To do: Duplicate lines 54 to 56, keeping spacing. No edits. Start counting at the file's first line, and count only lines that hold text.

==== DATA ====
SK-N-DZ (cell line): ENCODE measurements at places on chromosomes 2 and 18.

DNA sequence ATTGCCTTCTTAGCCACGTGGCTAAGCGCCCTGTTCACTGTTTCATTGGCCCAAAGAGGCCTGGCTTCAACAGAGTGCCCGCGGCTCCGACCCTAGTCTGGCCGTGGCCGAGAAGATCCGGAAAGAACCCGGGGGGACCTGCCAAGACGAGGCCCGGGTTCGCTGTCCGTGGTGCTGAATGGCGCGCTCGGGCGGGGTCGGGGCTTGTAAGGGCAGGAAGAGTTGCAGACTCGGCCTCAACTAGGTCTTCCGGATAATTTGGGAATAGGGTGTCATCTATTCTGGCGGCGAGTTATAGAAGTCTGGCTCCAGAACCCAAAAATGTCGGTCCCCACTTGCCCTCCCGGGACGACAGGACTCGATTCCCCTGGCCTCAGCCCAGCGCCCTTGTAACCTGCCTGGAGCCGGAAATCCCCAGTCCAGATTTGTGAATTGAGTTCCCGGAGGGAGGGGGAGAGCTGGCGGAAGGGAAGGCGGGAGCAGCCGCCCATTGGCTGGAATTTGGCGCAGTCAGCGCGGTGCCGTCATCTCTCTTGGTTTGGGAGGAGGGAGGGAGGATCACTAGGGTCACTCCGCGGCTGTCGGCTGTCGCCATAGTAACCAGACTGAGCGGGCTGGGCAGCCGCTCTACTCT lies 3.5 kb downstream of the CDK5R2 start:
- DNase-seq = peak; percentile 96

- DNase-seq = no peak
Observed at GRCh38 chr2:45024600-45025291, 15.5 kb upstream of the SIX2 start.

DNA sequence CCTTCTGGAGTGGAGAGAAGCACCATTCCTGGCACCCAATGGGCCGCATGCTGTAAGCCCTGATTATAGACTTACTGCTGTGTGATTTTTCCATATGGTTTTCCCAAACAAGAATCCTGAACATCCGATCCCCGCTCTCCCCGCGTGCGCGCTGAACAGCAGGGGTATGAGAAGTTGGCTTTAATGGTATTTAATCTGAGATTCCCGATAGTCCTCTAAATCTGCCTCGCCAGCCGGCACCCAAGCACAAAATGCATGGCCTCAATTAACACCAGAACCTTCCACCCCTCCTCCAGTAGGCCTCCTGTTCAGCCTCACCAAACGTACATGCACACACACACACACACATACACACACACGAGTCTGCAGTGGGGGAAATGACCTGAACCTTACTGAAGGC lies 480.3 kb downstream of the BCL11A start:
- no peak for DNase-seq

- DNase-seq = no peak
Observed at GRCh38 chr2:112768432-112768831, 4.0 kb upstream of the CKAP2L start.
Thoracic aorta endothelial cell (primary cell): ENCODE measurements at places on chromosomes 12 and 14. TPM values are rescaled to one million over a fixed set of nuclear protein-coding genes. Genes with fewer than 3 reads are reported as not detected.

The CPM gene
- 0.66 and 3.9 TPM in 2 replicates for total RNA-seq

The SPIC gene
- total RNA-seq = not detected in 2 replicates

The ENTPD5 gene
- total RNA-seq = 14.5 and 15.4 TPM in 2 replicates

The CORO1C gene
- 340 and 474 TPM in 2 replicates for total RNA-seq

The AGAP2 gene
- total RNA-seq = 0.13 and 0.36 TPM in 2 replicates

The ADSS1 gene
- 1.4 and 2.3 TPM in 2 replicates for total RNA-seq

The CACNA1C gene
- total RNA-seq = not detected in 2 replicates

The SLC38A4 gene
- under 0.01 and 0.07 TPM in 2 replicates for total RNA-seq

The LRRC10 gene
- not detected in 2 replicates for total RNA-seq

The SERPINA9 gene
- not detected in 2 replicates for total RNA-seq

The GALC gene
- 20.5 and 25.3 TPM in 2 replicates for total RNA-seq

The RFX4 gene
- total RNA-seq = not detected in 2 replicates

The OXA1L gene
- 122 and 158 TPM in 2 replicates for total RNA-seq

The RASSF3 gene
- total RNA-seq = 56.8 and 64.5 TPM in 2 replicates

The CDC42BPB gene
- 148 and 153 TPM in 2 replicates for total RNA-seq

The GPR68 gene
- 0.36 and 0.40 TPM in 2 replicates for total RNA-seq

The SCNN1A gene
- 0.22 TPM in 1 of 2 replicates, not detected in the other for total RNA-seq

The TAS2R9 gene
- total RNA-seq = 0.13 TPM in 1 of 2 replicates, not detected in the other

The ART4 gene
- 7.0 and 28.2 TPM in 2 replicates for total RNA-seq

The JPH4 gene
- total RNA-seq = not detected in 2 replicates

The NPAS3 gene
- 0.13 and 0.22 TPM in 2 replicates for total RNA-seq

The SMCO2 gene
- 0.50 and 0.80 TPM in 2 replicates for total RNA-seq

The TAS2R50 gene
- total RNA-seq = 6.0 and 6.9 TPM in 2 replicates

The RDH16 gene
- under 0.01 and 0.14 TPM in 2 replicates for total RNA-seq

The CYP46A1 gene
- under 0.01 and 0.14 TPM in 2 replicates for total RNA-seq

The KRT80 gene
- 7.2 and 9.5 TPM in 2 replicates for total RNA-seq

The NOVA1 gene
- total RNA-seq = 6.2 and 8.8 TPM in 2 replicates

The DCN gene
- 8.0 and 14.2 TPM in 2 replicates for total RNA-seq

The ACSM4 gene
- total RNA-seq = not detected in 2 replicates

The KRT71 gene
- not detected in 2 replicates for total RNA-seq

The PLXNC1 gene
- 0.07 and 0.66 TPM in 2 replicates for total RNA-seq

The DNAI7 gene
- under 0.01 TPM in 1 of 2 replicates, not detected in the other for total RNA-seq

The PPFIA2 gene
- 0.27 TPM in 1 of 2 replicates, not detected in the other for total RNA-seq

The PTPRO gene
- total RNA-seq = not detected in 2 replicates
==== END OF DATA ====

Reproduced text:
- 0.50 and 0.80 TPM in 2 replicates for total RNA-seq

The TAS2R50 gene
- total RNA-seq = 6.0 and 6.9 TPM in 2 replicates